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Illness beliefs and the sociocultural context of diabetes self-management in British South Asians: a mixed methods study

Overview of attention for article published in BMC Family Practice, May 2015
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About this Attention Score

  • In the top 5% of all research outputs scored by Altmetric
  • Among the highest-scoring outputs from this source (#23 of 1,840)
  • High Attention Score compared to outputs of the same age (97th percentile)

Mentioned by

news
7 news outlets
blogs
1 blog
policy
1 policy source
twitter
12 tweeters

Citations

dimensions_citation
34 Dimensions

Readers on

mendeley
159 Mendeley
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Title
Illness beliefs and the sociocultural context of diabetes self-management in British South Asians: a mixed methods study
Published in
BMC Family Practice, May 2015
DOI 10.1186/s12875-015-0269-y
Pubmed ID
Authors

Neesha R Patel, Carolyn Chew-Graham, Christine Bundy, Anne Kennedy, Christian Blickem, David Reeves

Abstract

British South Asians have a higher incidence of diabetes and poorer health outcomes compared to the general UK population. Beliefs about diabetes are known to play an important role in self-management, yet little is known about the sociocultural context in shaping beliefs. This study aimed to explore the influence of sociocultural context on illness beliefs and diabetes self-management in British South Asians. A mixed methods approach was used. 67 participants recruited using random and purposive sampling, completed a questionnaire measuring illness beliefs, fatalism, health outcomes and demographics; 37 participants completed a social network survey interview and semi-structured interviews. Results were analysed using SPSS and thematic analysis. Quantitative data found certain social network characteristics (emotional and illness work) were related to perceived concern, emotional distress and health outcomes (p < 0.05). After multivariate analysis, emotional work remained a significant predictor of perceived concern and emotional distress related to diabetes (p < 0.05). Analysis of the qualitative data suggest that fatalistic attitudes and beliefs influences self-management practices and alternative food 'therapies' are used which are often recommended by social networks. Diabetes-related illness beliefs and self-management appear to be shaped by the sociocultural context. Better understanding of the contextual determinants of behaviour could facilitate the development of culturally appropriate interventions to modify beliefs and support self-management in this population.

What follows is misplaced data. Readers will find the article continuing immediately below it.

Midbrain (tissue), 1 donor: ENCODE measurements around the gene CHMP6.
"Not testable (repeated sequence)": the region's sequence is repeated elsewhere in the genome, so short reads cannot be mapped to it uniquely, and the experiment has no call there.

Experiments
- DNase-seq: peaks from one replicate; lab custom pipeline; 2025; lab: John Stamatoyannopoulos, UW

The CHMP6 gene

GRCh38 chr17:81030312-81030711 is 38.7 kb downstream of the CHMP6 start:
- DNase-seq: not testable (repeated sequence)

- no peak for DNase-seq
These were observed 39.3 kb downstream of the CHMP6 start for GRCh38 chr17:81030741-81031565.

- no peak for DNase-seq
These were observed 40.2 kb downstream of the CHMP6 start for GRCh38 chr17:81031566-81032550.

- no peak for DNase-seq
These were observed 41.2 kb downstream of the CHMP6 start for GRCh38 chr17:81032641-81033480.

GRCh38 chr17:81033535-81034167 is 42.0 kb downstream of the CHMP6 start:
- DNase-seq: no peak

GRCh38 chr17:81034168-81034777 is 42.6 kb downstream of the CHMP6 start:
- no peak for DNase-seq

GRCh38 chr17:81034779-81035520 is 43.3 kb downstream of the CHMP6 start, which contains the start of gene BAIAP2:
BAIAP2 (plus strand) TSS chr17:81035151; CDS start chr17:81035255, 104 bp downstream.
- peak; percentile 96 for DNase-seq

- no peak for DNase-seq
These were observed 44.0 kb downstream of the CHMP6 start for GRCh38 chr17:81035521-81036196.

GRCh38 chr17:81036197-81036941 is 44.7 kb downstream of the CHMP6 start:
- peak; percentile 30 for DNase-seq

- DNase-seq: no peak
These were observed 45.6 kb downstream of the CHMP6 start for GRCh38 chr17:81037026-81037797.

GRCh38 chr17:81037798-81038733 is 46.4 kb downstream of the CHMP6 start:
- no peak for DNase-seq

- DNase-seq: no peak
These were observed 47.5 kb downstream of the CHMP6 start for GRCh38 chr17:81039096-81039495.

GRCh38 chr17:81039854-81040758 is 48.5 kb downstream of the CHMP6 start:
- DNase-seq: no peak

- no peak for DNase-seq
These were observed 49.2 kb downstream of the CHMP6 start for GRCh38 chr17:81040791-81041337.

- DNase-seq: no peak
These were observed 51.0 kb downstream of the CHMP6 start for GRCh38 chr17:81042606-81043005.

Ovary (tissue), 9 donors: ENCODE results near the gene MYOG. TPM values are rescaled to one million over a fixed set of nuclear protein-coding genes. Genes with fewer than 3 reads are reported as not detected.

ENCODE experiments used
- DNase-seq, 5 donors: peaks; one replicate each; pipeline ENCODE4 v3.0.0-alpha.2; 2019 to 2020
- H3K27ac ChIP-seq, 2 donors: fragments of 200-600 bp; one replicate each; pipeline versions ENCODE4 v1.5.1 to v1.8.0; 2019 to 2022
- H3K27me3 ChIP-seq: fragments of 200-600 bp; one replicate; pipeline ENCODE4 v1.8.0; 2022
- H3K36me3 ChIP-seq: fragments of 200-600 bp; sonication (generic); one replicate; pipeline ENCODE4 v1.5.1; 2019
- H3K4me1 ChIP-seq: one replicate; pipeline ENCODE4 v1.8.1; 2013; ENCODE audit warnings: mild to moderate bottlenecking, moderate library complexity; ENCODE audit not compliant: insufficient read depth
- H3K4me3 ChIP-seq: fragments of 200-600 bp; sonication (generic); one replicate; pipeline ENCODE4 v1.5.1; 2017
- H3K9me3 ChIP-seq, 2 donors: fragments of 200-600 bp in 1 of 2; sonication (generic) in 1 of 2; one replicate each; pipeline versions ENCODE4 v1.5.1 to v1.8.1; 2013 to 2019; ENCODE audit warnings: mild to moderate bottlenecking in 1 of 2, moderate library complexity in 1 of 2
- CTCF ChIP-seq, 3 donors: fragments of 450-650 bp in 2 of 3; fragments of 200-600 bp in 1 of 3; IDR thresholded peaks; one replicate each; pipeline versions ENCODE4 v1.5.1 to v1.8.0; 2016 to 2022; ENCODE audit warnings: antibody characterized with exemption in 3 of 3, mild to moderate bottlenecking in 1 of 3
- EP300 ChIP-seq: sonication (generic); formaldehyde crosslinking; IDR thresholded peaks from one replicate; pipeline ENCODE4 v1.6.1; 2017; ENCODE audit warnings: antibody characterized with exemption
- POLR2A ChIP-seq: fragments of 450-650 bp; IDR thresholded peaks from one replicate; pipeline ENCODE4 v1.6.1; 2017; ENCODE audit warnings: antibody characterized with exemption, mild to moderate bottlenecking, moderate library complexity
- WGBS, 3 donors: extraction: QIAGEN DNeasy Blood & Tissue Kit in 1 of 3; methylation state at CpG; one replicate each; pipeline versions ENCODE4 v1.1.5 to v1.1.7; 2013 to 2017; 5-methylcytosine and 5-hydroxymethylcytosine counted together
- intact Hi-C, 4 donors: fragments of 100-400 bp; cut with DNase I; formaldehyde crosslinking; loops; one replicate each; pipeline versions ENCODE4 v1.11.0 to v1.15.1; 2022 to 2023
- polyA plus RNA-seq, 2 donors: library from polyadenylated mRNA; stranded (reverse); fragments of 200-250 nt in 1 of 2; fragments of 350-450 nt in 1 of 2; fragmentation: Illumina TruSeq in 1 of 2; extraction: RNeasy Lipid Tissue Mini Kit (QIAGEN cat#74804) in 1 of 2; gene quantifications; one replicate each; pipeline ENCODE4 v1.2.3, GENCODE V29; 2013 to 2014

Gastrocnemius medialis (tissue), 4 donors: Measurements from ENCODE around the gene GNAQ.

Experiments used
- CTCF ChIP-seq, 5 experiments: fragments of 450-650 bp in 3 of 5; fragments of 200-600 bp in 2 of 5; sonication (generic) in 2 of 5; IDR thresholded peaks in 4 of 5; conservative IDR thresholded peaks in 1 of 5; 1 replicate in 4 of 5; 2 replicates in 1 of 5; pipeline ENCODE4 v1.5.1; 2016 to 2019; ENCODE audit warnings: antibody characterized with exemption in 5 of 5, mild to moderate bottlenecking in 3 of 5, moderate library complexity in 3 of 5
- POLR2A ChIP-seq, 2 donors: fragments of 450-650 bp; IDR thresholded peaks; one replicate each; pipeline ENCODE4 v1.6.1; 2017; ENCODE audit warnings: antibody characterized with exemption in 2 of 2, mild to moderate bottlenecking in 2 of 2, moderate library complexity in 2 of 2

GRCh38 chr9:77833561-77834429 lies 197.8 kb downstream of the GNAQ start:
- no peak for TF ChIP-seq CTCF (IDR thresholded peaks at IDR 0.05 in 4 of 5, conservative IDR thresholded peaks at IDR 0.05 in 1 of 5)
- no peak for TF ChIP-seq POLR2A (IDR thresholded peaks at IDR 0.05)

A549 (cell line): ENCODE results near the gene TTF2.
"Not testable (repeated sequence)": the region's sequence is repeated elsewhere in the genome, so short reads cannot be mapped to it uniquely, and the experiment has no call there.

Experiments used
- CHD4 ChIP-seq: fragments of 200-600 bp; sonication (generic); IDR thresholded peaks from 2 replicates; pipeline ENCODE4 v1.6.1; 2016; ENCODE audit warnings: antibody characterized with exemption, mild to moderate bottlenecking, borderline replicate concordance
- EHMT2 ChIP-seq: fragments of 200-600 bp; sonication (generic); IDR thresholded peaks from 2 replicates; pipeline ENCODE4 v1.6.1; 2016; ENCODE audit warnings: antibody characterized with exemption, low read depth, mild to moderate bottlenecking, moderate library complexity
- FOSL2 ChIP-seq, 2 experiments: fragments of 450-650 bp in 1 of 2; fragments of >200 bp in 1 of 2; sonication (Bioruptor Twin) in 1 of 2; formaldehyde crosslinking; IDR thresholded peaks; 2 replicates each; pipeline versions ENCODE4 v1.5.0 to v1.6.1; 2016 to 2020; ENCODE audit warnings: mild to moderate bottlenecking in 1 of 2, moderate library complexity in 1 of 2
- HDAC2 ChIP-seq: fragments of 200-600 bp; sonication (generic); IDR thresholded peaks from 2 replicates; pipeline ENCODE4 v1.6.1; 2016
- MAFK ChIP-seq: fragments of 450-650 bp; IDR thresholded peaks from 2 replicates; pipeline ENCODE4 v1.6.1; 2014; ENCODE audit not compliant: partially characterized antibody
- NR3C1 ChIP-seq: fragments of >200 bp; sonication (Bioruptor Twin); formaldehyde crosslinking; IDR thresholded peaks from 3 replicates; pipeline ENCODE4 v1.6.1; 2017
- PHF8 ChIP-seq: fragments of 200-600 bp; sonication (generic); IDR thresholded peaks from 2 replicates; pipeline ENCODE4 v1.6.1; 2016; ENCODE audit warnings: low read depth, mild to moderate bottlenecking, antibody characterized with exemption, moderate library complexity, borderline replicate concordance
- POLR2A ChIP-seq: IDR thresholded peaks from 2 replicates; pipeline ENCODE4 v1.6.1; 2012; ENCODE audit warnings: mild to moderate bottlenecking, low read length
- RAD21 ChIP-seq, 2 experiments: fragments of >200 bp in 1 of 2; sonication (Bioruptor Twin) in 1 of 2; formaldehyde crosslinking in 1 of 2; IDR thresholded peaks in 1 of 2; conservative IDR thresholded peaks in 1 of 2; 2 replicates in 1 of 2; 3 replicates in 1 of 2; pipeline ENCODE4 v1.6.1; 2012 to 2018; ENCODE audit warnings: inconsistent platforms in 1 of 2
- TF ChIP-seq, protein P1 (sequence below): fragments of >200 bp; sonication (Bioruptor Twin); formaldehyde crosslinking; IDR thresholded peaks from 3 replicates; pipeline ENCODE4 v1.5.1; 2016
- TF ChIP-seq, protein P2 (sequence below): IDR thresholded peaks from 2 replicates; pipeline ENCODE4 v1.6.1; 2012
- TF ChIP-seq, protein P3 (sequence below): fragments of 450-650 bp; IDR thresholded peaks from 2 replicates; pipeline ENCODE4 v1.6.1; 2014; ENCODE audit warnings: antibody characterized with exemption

Twitter Demographics

The data shown below were collected from the profiles of 12 tweeters who shared this research output. Click here to find out more about how the information was compiled.

Mendeley readers

The data shown below were compiled from readership statistics for 159 Mendeley readers of this research output. Click here to see the associated Mendeley record.

Geographical breakdown

Country Count As %
Brazil 1 <1%
Unknown 158 99%

Demographic breakdown

Readers by professional status Count As %
Student > Master 30 19%
Student > Ph. D. Student 22 14%
Researcher 21 13%
Student > Bachelor 21 13%
Student > Doctoral Student 9 6%
Other 28 18%
Unknown 28 18%
Readers by discipline Count As %
Nursing and Health Professions 40 25%
Medicine and Dentistry 22 14%
Psychology 20 13%
Social Sciences 18 11%
Biochemistry, Genetics and Molecular Biology 4 3%
Other 20 13%
Unknown 35 22%

Attention Score in Context

This research output has an Altmetric Attention Score of 68. This is our high-level measure of the quality and quantity of online attention that it has received. This Attention Score, as well as the ranking and number of research outputs shown below, was calculated when the research output was last mentioned on 06 September 2020.
All research outputs
#439,907
of 19,862,972 outputs
Outputs from BMC Family Practice
#23
of 1,840 outputs
Outputs of similar age
#6,413
of 241,955 outputs
Outputs of similar age from BMC Family Practice
#1
of 1 outputs
Altmetric has tracked 19,862,972 research outputs across all sources so far. Compared to these this one has done particularly well and is in the 97th percentile: it's in the top 5% of all research outputs ever tracked by Altmetric.
So far Altmetric has tracked 1,840 research outputs from this source. They typically receive a little more attention than average, with a mean Attention Score of 7.2. This one has done particularly well, scoring higher than 98% of its peers.
Older research outputs will score higher simply because they've had more time to accumulate mentions. To account for age we can compare this Altmetric Attention Score to the 241,955 tracked outputs that were published within six weeks on either side of this one in any source. This one has done particularly well, scoring higher than 97% of its contemporaries.
We're also able to compare this research output to 1 others from the same source and published within six weeks on either side of this one. This one has scored higher than all of them